Oroh V'Simchoh

Meshech Chochmoh
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by Zvi Akiva Fleisher

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Ch. 25, v.3,4: "Sheish shonim tizra , u'vashonoh hashviis shabbas shabbosone" - Rashi on 25:2 brings the T.K. 25:7 which says that the seventh year is for Hashem, similar to the weekly Shabbos, where it also says Shabbos shabbosone (Shmos 31:15, 35:2). It seems that the seven years of the Shmittoh cycle correspond to the seven days of the week. We find that the words "ki tov" are mentioned twice on the third day of creation. As well, on the sixth day "ki tov" is mentioned once and the expression "v'hinei tov m'ode" is also found. The MESHECH CHOCHMOH says that during the seven-year cycle we find that "maaser oni," tithing which is given to the poor, is given on the third and the sixth years. Charity is an act of "tov," kindness, corresponding to the word "tov" written twice on both the third and sixth days of creation.

Perhaps another point can be added. On the sixth day we find the expression, "tov M'ODE," exceedingly good. This might be in place since giving a tenth of one's produce on the sixth year is an exceedingly great act of kindness. Since the donour will not plant on the seventh year, he has a greater inclination to save as much as possible from the sixth year to sustain himself later. Alternatively, since there is a blessing that the sixth year will give forth produce to sustain us for three years, the tithing of the produce of the sixth year is triple the normal yearly amount, hence "tov m'ode."

Ch. 25, v. 13: "Toshuvu ish el achuzoso" - The MESHECH CHOCHMOH asks why Hashem placed Yovel and Shmitoh back to back creating a two year continuum of prohibition of almost all agricultural activities. He answers that Hashem has commanded in this verse that all fields that were an inheritance handed down from generation to generation from the times of Yehoshua which were sold, should be returned to their original owners. After the purchaser has owned the field for possibly close to five decades, he has become emotionally attached to the field, truly feeling that it will always be his. To soften the blow of having to return it gratis, Hashem has given two consecutive years during which one may have no agricultural pursuits. Thus it is not as difficult to relinquish the property during the beginning of the second year of the agricultural moratorium.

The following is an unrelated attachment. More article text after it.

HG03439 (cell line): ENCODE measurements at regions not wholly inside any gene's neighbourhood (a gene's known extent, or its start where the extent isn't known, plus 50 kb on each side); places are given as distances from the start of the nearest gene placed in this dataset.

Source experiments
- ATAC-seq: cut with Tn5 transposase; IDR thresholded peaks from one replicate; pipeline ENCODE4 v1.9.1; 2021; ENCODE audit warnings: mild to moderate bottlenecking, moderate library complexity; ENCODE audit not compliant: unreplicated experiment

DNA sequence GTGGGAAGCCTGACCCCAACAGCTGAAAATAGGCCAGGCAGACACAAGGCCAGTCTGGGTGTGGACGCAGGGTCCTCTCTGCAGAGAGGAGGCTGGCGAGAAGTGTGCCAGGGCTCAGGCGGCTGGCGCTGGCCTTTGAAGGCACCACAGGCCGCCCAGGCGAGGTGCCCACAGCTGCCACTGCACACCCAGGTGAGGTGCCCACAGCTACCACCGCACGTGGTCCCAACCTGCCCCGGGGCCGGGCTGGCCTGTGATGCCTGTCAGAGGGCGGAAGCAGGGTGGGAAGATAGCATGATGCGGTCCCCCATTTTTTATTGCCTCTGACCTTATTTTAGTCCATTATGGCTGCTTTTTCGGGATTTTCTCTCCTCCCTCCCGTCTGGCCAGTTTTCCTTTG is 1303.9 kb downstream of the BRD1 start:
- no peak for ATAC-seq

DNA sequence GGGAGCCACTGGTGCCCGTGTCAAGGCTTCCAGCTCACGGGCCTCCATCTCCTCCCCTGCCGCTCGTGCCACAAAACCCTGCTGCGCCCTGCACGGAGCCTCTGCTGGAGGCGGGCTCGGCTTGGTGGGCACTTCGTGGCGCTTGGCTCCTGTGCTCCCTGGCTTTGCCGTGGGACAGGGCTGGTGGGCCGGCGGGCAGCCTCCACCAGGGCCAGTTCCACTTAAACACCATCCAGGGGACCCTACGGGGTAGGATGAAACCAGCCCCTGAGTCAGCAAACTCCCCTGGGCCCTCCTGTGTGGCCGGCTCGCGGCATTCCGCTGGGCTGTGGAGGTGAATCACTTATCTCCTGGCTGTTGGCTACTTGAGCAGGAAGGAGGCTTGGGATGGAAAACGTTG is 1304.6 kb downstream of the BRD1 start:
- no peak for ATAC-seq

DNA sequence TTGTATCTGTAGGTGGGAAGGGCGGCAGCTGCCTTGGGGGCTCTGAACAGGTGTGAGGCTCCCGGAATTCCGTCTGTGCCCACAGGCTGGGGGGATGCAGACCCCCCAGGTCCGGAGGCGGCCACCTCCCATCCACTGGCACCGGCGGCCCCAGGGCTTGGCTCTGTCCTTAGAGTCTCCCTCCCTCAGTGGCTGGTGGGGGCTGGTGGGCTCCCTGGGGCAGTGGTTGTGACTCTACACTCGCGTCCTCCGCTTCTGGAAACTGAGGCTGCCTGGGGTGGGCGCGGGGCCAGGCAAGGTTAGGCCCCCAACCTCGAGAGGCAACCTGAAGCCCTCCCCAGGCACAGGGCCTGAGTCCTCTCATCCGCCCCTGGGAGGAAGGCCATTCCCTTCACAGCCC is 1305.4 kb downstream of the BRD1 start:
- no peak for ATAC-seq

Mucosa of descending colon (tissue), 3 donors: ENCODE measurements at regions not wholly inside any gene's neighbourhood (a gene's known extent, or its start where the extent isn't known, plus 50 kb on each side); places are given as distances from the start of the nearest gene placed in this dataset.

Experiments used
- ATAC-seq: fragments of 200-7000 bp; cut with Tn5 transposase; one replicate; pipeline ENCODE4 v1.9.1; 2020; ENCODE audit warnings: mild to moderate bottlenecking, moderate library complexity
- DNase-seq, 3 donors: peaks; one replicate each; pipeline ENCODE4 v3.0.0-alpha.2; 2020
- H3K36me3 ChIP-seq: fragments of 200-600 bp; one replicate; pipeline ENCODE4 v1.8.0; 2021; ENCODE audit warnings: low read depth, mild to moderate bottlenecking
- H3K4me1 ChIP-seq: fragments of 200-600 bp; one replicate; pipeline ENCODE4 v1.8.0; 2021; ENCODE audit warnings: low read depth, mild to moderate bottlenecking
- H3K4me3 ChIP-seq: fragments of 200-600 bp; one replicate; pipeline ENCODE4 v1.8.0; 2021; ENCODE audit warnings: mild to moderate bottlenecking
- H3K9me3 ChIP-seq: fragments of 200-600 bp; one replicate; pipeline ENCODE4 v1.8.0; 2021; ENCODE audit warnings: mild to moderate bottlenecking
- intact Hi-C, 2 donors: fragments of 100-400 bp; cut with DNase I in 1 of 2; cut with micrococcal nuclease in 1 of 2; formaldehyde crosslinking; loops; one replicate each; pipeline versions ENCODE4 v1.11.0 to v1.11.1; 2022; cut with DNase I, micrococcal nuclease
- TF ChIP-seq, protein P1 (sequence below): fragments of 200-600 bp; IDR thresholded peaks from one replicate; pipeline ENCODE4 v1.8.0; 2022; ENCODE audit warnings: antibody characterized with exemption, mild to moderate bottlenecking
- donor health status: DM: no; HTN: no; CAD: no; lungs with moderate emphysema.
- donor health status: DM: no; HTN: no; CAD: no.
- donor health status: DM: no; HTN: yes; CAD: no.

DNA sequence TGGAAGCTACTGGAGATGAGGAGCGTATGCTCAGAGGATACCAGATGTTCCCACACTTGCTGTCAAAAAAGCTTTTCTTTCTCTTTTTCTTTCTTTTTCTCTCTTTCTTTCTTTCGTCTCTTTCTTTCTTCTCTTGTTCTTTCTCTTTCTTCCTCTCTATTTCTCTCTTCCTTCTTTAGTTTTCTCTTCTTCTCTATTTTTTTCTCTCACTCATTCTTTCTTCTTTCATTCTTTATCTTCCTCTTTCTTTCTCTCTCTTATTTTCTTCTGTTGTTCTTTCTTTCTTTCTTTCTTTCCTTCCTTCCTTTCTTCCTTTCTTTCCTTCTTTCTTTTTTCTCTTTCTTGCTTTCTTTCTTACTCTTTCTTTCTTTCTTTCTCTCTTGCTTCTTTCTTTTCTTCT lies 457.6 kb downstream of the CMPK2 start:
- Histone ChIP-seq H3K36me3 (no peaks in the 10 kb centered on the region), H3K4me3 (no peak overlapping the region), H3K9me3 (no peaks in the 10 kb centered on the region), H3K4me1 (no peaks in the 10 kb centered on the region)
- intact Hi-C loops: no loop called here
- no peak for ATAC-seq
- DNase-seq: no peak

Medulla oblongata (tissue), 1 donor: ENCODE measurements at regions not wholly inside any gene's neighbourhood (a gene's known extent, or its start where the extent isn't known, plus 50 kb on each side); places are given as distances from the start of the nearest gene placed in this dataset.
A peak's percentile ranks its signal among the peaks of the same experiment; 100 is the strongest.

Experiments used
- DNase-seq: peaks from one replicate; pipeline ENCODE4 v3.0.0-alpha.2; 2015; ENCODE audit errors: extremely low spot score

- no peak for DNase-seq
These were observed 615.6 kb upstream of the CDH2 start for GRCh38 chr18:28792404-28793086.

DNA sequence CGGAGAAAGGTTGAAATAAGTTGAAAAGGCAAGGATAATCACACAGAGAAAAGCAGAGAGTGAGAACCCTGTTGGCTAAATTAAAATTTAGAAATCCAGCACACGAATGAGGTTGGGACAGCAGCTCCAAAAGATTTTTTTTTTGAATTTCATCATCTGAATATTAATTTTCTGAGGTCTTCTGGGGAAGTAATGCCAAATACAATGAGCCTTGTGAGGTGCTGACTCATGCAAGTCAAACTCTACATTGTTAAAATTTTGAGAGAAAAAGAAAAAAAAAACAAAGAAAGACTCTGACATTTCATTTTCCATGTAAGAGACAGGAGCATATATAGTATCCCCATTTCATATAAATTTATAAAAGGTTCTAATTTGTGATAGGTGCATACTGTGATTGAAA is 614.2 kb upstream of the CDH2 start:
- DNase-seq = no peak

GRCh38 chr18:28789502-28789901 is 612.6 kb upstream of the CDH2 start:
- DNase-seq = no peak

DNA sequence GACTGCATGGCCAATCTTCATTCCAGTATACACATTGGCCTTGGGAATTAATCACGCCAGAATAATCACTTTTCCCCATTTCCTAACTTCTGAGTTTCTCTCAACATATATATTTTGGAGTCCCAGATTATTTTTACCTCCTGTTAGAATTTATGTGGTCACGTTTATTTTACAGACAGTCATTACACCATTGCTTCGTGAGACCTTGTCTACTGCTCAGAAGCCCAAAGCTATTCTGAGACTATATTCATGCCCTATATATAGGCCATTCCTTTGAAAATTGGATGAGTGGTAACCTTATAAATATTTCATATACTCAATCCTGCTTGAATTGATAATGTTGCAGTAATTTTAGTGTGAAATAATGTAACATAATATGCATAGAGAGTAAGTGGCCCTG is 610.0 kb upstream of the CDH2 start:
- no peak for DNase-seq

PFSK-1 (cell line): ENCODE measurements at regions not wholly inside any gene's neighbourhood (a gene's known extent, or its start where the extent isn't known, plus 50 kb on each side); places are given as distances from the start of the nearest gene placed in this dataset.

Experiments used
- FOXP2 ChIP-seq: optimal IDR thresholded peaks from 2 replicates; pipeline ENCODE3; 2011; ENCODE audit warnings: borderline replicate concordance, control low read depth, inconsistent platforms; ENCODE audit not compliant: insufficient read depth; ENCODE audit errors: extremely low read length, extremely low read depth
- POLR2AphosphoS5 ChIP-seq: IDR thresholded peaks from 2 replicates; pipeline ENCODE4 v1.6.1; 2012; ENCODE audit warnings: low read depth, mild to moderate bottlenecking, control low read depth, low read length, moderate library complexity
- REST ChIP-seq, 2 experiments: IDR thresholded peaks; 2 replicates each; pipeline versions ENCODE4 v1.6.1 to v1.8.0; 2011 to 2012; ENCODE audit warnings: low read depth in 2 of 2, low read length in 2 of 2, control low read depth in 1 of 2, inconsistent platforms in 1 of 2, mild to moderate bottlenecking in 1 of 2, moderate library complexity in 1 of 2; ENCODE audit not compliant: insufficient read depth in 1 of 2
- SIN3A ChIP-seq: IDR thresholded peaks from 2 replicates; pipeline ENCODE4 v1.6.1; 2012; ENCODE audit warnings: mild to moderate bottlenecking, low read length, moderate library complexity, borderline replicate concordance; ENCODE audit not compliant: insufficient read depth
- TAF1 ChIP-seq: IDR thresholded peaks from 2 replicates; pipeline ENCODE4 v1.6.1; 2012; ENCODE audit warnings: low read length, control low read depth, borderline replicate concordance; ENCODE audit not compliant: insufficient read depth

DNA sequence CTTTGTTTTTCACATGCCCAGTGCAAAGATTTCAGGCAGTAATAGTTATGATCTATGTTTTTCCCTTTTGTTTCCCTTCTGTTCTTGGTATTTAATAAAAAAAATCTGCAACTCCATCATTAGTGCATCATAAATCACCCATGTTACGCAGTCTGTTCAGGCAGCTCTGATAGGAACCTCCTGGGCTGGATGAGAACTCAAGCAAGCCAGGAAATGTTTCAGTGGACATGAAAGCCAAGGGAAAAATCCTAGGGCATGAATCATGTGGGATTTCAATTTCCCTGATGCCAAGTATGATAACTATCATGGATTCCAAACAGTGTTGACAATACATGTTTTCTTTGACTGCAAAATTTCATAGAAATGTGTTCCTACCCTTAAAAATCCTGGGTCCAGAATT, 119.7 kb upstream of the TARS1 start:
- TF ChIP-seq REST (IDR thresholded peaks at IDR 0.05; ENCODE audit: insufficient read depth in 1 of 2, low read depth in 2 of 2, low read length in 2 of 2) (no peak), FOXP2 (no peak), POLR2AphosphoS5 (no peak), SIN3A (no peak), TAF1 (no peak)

I have seen written similar reasoning for the law (gemara R.H. 8b, Rambam hilchos Shmitoh v'Yovel 10:14) that when releasing slaves in the Yoveil year, the slaves are freed from work on Rosh Hashonoh and only go free ten days later on Yom Kippur after the sounding of the shofar. In the interim the responsibility to feed and house them still rests upon the master although they do not work for him. This ruling similarly softens the hardship of relinquishing a slave.

Ch. 25, v. 35,36: "Geir v'soshov ......, al tikach mei'ito neshech" - The MESHECH CHOCHMOH says that the Torah mentions a Geir here to tell us that even if one gave an interest bearing loan to a non-Jew, if that non-Jew has converted to Judaism, "al tikach mei'ito neshech," it is still forbidden to ask for interest payments.

Ch. 25, v. 49: "O hisigoh yodo v'nigol" - If a relative may redeem him, isn't it obvious that he can redeem himself? The MESHECH CHOCHMOH answers that it is necessary to mention his redeeming himself in relation to the ruling in the words immediately after "o hisigoh yodo v'nigol." The following verse states, "V'chishav im koneihu," that he should make an accurate calculation with his purchaser, so as to not underpay. Not only does this apply when a relative redeems him, but even when he redeems himself, and feels very hardpressed to extricate himself from being a slave, he should still not take advantage of his purchaser, and should make sure to pay his full redemption value.


See also Sedrah Selections, Chasidic Insights and Chamisha Mi Yodei'a

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